If one were a cow, the only place you would want to live would be Uruguay.
Much like Arabs love their desert and sailors love their ocean, cows have to love this country. Those of us going to Salto on Monday, and there aren’t many of us, board the bus at twelve thirty in the Montevideo terminal and don’t see anything but green grass for the next seven hours. In many places it is knee deep, and, along the way, there are cows, horses, sheep doing what they do best – grazing.
The panorama is expansive rolling hills covered with green under a light blue canopy that supports puffs of white clouds drifting in a gentle wind like small sail boats.
You have cries of overpopulation yet we drive through thousands of acres of terra firma with water, the potential to raise unlimited cattle and crops, and few people.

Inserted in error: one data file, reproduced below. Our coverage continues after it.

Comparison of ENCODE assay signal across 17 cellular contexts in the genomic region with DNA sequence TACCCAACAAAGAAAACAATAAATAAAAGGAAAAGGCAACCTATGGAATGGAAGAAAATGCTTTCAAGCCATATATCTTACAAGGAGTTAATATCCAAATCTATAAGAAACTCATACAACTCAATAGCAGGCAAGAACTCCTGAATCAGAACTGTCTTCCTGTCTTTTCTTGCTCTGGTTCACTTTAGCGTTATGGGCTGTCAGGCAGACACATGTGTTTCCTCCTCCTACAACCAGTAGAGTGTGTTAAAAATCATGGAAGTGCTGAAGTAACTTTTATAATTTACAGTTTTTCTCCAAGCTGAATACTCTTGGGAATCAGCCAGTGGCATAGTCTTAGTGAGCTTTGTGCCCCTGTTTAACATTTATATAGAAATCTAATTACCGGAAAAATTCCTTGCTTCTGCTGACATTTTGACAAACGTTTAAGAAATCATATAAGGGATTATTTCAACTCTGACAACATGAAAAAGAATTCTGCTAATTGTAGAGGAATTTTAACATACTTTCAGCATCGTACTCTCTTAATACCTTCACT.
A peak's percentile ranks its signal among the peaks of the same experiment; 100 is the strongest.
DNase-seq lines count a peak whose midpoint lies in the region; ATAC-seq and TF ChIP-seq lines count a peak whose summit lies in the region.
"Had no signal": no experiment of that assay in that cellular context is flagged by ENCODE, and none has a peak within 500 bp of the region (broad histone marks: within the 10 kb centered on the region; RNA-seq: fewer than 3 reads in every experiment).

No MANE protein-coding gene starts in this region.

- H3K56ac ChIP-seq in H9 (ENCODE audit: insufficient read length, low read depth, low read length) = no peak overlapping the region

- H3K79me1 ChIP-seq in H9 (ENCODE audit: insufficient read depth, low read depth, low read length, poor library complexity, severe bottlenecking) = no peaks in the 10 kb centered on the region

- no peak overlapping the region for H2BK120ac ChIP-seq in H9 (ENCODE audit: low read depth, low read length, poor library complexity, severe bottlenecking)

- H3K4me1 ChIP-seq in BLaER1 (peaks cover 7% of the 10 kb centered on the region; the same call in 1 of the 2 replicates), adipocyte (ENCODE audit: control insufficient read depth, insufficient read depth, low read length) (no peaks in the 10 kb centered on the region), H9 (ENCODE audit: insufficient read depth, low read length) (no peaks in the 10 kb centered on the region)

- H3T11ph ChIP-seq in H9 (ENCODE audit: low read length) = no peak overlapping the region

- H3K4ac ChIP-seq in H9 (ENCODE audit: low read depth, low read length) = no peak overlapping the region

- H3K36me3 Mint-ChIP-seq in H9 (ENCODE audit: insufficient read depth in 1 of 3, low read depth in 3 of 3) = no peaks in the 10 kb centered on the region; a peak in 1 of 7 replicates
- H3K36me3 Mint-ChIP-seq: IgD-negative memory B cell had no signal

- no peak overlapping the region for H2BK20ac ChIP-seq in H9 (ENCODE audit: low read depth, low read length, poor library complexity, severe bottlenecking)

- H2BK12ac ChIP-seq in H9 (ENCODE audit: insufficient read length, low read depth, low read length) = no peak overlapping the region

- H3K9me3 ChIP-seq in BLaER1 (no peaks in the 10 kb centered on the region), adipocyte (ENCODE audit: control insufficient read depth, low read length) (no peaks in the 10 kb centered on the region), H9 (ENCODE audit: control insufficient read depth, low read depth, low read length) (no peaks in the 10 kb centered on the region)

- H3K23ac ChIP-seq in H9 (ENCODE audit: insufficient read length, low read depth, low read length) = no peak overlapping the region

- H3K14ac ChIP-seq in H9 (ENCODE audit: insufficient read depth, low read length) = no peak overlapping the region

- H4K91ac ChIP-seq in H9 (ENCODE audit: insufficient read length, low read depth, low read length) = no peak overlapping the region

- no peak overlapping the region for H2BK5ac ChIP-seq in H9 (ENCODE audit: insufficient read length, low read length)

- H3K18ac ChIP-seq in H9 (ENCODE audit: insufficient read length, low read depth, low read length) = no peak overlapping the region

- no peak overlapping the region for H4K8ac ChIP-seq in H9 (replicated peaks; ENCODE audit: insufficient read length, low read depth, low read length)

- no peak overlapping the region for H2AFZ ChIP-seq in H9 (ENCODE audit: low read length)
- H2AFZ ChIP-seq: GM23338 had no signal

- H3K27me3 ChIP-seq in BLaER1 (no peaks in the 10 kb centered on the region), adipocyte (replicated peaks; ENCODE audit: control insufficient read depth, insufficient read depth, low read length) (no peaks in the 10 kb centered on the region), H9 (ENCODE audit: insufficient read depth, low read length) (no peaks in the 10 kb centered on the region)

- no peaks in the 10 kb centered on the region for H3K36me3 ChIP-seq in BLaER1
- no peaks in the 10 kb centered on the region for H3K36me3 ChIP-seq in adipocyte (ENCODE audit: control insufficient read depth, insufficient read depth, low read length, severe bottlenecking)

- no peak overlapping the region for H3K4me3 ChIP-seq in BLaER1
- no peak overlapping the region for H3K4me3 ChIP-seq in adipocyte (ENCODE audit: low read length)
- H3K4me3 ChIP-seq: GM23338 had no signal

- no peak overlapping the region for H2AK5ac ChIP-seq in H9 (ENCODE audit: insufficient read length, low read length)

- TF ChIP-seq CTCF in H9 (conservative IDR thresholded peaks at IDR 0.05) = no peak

It is not like there isn’t money in the countryside. You see expensive farm equipment parked in front yards and they are the same expensive machines you find in Ohio or Kansas or Texas. You see nice vehicles and big houses on hills overlooking the highway that have impressive iron gates, tree lined entries, and panoramic views.
Along the way are rolling grass covered hills, wooded areas that grow timber harvested for several large paper mills in a world that is still not paperless. The government is working on the highway and we go through several toll booths that signal different provinces of the country. Little towns we drive through are trying to stay viable, trying to stay alive as their population ages, kids move away, storefronts shut down, and expenses of keeping city services continue to rise.
They should have named this country Greenland, but that name has already been drawn out of the hat.
Uruguay, despite Montevideo, is still best designed for cows.